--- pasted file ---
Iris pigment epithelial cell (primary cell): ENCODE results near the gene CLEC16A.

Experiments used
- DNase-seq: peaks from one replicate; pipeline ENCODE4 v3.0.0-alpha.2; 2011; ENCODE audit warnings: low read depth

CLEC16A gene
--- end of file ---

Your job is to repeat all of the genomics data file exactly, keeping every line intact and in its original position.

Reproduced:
Iris pigment epithelial cell (primary cell): ENCODE results near the gene CLEC16A.

Experiments used
- DNase-seq: peaks from one replicate; pipeline ENCODE4 v3.0.0-alpha.2; 2011; ENCODE audit warnings: low read depth

CLEC16A gene